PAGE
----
The national domestic abuse service, Women's Aid, has called for the extension of draft legislation to protect young women in dating relationships.

Its Impact Report shows that the organisation dealt with more than 22,000 reports of domestic abuse against women and children in 2015.

Almost 2,000 threats of violence, including death threats, were made against women by partners or former partners.

The service said current legislation needs to catch up with the changing nature of domestic abuse.

Women's Aid Director Margaret Martin said while there is a draft bill the service wants to see that extended to cover couples "that are in a dating relationship because they tend to be younger".

Speaking on RTÉ's Morning Ireland, Ms Martin said: "If you've got into a situation where you have bought a property, you're signed up to a lease, or you have a child, it's much more difficult to get out of an abusive relationship.

"So we'd like continually to keep the focus on those earlier stages in relationships."

Speaking on RTÉ's Six One news Mr Martin said a man's controlling behaviour  can initially seem very flattering, especially for younger women.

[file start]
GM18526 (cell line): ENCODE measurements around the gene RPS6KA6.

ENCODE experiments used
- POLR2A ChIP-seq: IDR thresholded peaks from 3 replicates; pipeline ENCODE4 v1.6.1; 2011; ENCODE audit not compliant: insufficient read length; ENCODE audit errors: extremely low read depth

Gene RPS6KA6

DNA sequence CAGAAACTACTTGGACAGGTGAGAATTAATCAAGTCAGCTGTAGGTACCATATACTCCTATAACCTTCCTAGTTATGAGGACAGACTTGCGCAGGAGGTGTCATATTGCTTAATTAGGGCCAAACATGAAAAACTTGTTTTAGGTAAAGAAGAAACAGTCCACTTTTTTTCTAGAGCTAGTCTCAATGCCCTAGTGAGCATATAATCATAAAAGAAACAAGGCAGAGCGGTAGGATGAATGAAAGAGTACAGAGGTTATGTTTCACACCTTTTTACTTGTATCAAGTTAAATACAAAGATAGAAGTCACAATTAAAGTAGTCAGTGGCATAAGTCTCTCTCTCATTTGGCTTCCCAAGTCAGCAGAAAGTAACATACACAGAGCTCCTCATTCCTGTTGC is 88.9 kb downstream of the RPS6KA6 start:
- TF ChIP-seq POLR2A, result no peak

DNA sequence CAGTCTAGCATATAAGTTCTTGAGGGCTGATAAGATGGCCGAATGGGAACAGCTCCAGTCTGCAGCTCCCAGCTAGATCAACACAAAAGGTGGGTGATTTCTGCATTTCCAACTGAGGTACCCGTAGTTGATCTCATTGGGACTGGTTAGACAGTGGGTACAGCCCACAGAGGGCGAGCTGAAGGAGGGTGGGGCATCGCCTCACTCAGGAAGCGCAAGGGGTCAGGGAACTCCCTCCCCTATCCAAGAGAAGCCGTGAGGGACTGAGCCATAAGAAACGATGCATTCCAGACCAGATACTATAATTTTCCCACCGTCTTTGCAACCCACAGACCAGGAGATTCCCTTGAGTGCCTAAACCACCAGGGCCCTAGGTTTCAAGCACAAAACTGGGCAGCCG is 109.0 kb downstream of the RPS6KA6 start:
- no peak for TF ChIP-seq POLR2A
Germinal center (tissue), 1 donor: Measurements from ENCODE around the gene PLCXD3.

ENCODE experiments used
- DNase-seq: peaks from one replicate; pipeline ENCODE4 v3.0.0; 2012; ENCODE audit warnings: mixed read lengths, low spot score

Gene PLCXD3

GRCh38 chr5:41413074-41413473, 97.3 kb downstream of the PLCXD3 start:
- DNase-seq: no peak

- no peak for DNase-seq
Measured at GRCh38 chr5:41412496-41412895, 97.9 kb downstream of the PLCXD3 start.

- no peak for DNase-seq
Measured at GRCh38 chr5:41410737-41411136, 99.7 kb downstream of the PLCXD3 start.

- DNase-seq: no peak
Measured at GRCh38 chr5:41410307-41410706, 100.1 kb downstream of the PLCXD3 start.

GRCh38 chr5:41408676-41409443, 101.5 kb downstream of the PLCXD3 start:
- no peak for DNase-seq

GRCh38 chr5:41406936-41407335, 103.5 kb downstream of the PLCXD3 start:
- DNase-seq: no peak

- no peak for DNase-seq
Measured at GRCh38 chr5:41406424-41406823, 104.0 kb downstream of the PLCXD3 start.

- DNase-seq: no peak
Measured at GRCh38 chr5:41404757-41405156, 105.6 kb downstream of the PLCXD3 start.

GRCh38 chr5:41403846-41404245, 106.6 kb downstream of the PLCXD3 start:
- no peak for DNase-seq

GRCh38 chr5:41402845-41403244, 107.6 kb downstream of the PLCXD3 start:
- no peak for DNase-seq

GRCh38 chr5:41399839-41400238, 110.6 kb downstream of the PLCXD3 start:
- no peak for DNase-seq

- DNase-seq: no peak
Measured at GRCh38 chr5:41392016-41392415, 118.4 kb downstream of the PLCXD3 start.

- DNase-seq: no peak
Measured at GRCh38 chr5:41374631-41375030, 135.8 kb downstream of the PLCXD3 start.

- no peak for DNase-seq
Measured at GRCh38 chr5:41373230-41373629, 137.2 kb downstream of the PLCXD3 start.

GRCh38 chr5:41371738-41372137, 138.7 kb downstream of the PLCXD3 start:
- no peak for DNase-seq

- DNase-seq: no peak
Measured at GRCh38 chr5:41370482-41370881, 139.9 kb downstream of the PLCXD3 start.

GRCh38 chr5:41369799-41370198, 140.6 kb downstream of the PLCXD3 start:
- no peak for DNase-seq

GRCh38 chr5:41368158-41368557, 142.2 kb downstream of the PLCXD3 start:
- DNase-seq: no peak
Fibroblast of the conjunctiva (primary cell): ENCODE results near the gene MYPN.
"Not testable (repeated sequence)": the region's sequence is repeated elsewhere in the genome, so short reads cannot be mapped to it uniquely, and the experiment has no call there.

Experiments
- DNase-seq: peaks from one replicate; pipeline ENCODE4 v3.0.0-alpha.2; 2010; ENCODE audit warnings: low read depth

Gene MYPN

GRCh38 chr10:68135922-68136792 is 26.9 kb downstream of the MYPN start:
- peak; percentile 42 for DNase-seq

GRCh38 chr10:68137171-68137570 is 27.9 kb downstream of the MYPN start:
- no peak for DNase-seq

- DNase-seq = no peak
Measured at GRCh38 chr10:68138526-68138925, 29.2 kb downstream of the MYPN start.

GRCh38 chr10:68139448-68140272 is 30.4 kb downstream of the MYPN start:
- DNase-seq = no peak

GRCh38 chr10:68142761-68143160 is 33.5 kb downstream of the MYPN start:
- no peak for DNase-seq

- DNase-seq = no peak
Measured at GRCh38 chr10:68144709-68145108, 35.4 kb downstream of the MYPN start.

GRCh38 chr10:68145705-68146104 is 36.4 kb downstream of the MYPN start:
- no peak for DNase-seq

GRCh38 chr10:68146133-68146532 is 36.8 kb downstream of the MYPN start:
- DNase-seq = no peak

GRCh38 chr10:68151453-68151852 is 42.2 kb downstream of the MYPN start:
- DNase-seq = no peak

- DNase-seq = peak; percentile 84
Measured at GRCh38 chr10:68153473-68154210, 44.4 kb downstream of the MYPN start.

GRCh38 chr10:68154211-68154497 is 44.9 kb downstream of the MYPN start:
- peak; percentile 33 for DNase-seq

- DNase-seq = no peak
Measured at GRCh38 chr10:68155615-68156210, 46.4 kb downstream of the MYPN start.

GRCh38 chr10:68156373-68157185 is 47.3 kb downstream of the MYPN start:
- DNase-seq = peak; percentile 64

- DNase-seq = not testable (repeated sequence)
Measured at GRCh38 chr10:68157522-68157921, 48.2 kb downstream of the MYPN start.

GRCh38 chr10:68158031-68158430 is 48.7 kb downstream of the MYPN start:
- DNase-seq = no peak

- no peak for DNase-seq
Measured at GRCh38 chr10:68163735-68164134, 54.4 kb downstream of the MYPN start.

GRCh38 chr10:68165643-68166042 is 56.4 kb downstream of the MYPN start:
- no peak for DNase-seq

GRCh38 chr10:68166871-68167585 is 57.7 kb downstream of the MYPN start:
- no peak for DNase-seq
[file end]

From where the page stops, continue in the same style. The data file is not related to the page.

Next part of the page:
She said the abuse can be perceived by some women as something temporary; something that is going to change, and that it can take some time for a woman to realise that she needs to leave the relationship.

In its report, Women’s Aid said that 12,041 contacts were made to its National Freephone Helpline and Dublin-based one-to-one support services in 2015.

There were 16,375 disclosures of domestic abuse against women and 5,966 disclosures of abuse of children during those contacts.

Women spoke of being kept prisoner in their homes, of being cut with knives, stabbed, spat on, punched and choked and many women said they were beaten during pregnancy.

Verbal abuse and harassment, both verbal and online, was also reported.

The service said over the course of 20 years of data on female homicides, 211 women were murdered and 55% of those were killed by their partner or ex-partner.

The data showed that 46% of homicides were committed without the use of weapons, with strangulation the cause in 26% of deaths.